Meet ‘The Doers Of The World’
For David Partrick and Dennis Youngren, being a police officer means knowing the community you serve.
That sometimes means going above and beyond the call.
Both Partrick and Youngren are part of the Big Brothers and Big Sisters of Northwest Florida. And last month, both officers were honored within the program for their commitment and dedication to their little brothers — or “littles” as they’re called. Partrick was recognized at the 2020 Bigs with Badges Big of the Year and Youngren as the 2020 Santa Rosa County Big of the Year.
At their separate, surprise ceremonies, each officer graciously accepted the praise. But it’s hardly the reason they signed up.
“When I became a police officer, I saw kids out in the community and it opened my eyes,” said Pensacola Police Officer Partrick. “I wanted to take them out of certain situations. I thought, ‘what can I do?’”
So, five years ago, he and his wife, Jennifer, joined Big Brothers Big Sisters of Northwest Florida’s Bigs with Badges program.
For Youngren, signing up as a big brother was a way of paying it forward.
“I had mentors growing up in the church and in the local police department in the southside of Chicago,” said the Gulf Breeze police officer. “They were setting examples and helped me follow my dream.”
Serving the community
Being a big brother means having difficult conversations. That’s even more true now as tensions rise between law enforcement and communities as protests continue against police brutality and systemic racism.
Partrick and his little brother, 10-year-old Kamari, have sat down and talked about the death of George Floyd, who died while in Minneapolis police custody. He said he told Kamari that not all police officers are bad.
“I told him we don’t stand up for that police officer,” Partrick said.
Partrick has had “the talk” with Kamari. The same talk many parents with black or brown children have. It’s the talk about racism and what to do when you’re approached by law enforcement.
“I realize it’s different for Kamari. He’ll be a teenager soon and that worries me,” he said.
“I think it’s important to see the person behind the badge. It changes the whole complex of the community. Now, more than ever, it’s important for law enforcement to be involved.”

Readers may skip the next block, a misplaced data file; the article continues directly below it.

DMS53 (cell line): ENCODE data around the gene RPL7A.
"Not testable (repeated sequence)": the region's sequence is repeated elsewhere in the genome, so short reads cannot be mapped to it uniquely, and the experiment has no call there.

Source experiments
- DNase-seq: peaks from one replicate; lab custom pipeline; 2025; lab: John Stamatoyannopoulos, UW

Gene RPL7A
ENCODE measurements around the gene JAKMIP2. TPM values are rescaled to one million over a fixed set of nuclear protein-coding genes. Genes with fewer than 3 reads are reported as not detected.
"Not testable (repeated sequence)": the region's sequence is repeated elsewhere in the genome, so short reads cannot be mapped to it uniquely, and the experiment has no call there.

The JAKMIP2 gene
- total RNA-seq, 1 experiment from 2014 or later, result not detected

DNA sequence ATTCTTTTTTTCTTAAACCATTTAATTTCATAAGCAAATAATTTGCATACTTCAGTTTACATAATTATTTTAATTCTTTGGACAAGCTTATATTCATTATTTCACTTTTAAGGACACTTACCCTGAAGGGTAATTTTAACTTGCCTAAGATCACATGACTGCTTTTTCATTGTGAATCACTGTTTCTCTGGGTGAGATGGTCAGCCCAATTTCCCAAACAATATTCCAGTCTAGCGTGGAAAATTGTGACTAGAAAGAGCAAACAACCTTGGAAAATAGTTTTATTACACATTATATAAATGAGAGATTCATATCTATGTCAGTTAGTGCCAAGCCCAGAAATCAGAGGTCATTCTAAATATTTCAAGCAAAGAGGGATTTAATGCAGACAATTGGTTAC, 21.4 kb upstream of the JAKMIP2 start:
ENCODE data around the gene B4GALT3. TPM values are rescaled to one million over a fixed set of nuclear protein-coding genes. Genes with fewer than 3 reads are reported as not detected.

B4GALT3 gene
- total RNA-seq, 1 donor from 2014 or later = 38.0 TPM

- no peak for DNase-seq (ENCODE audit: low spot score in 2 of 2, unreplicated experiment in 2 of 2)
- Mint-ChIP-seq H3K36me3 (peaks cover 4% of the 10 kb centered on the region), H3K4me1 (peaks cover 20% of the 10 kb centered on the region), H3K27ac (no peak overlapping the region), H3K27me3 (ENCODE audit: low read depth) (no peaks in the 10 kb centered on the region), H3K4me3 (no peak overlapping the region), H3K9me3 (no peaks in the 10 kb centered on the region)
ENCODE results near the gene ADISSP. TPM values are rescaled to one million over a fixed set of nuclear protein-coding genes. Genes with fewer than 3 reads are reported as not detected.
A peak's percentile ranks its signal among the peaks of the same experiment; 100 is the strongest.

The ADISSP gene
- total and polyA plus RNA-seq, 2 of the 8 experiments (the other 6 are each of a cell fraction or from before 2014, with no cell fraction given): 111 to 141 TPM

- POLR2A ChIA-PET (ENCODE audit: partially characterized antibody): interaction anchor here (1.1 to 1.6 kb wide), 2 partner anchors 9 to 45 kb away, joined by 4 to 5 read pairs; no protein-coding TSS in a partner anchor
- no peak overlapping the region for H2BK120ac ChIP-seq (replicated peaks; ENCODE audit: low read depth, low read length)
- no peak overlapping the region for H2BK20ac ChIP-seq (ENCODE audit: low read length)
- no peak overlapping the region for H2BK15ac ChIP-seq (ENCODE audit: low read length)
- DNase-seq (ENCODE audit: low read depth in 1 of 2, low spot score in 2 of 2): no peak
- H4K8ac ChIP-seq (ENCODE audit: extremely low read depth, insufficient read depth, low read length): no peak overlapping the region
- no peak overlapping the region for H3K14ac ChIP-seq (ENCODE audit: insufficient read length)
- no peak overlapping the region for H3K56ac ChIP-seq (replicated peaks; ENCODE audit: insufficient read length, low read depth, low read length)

Those talks have resonated with Kamari.
“Stay away from bad guys, say no to drugs, and if you see an officer, tell them you know David Partrick,” Kamari said when asked what he’s learned from his big brother.
Partrick recalls stopping a young black man late at night while on duty early in his career. What may have looked suspicious turned out to be a man walking to the nearby convenience store. Partrick said the young man told him he had been stopped several times, he almost expected it.
“He said to me, ‘Can I tell you something? You were kind to me,’” Partrick recalled. “It opened my eyes.”
Being a big has also opened his eyes to the life and struggles of people in Kamari’s neighborhood, where officers are typically called to respond to gun violence.
Kamari has been a part of the Partrick family for five years now. And early on, he asked about racism — why he was treated differently. Partrick told him to fight hate with love.
“I told him to love them and make it harder for them to hate you,” he said. “And don’t ever let someone tell you that you can’t do something.”
Youngren said he knows it can be hard for officers to get lost in their work and forget the “human side” of their job. He says his time with his little, 10-year-old Roman, reminds him why he took a job in law enforcement.
“There’s a shield around us that can be off-putting,” he said. “But that’s not who we are. I have a son just about Roman’s age. We’re not just someone riding around in a police car. I don’t know one officer who doesn’t love his community.”
Being a Big
Youngren joined Big Brothers Big Sisters of Northwest Florida 2 ½ years ago and was matched with Roman, who lives with his older sister and her family. He said he approached the program the same way he approached becoming a stepdad.
“I’m not here to replace anybody,” he said. “But I want to help raise and guide him to become the person he wants to be.”
Roman said his favorite things to do with Officer Youngren are fishing and going to hockey games. Every time Youngren comes to pick him up, he’s “excited.” It took some time for Roman to open up, Youngren said he took him to a hockey game to “break up the awkwardness.”
“His eyes just lit up,” he said. “I was excited to show him something I love. When we go somewhere, I try to show him something new like the USS Alabama or the C130s at Hurlburt Field.”
Now that the awkward period is long over, they bond. Roman also enjoys playing with Youngren’s 11-year-old biological son.
“Roman is an extension of my family,” Youngren said.
The same goes for Partrick, who has been a big brother to Kamari for five years. Partrick said Kamari is “like a son to me.” Kamari spends weekends at his house, goes on family vacations to Arkansas, when he has games (Kamari plays football, baseball, and basketball), Partrick is usually watching from the stands.
Partrick said he believes Big Brothers Big Sisters has made him a better police officer. And he encourages more officers to sign up.
“The impact goes both ways,” he said. “And that’s what we need in this world. How can you serve and protect a community if you’re not involved in it? We owe it to ourselves to be the doers of the world.”